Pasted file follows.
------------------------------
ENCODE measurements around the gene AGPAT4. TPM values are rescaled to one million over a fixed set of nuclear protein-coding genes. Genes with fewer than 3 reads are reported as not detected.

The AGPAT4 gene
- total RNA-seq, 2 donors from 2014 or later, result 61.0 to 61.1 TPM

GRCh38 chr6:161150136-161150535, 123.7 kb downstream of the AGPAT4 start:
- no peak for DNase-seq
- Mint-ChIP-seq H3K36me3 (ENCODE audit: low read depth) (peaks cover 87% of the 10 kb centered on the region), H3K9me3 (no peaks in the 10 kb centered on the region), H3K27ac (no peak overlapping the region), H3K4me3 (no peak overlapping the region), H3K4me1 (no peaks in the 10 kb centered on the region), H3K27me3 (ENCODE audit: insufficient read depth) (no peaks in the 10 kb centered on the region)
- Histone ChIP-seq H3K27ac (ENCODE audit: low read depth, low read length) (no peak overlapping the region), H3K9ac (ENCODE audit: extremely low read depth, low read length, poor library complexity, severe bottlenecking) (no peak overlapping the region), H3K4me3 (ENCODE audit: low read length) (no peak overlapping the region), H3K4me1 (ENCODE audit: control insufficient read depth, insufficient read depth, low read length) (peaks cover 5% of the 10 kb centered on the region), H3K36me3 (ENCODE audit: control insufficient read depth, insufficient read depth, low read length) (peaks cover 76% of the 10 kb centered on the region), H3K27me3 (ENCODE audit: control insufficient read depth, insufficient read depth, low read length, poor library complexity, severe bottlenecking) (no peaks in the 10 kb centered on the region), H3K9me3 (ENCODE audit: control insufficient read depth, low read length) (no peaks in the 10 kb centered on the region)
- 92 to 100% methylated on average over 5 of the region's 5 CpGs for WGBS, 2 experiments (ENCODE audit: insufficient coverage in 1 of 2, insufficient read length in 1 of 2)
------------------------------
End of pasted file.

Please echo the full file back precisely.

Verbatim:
ENCODE measurements around the gene AGPAT4. TPM values are rescaled to one million over a fixed set of nuclear protein-coding genes. Genes with fewer than 3 reads are reported as not detected.

The AGPAT4 gene
- total RNA-seq, 2 donors from 2014 or later, result 61.0 to 61.1 TPM

GRCh38 chr6:161150136-161150535, 123.7 kb downstream of the AGPAT4 start:
- no peak for DNase-seq
- Mint-ChIP-seq H3K36me3 (ENCODE audit: low read depth) (peaks cover 87% of the 10 kb centered on the region), H3K9me3 (no peaks in the 10 kb centered on the region), H3K27ac (no peak overlapping the region), H3K4me3 (no peak overlapping the region), H3K4me1 (no peaks in the 10 kb centered on the region), H3K27me3 (ENCODE audit: insufficient read depth) (no peaks in the 10 kb centered on the region)
- Histone ChIP-seq H3K27ac (ENCODE audit: low read depth, low read length) (no peak overlapping the region), H3K9ac (ENCODE audit: extremely low read depth, low read length, poor library complexity, severe bottlenecking) (no peak overlapping the region), H3K4me3 (ENCODE audit: low read length) (no peak overlapping the region), H3K4me1 (ENCODE audit: control insufficient read depth, insufficient read depth, low read length) (peaks cover 5% of the 10 kb centered on the region), H3K36me3 (ENCODE audit: control insufficient read depth, insufficient read depth, low read length) (peaks cover 76% of the 10 kb centered on the region), H3K27me3 (ENCODE audit: control insufficient read depth, insufficient read depth, low read length, poor library complexity, severe bottlenecking) (no peaks in the 10 kb centered on the region), H3K9me3 (ENCODE audit: control insufficient read depth, low read length) (no peaks in the 10 kb centered on the region)
- 92 to 100% methylated on average over 5 of the region's 5 CpGs for WGBS, 2 experiments (ENCODE audit: insufficient coverage in 1 of 2, insufficient read length in 1 of 2)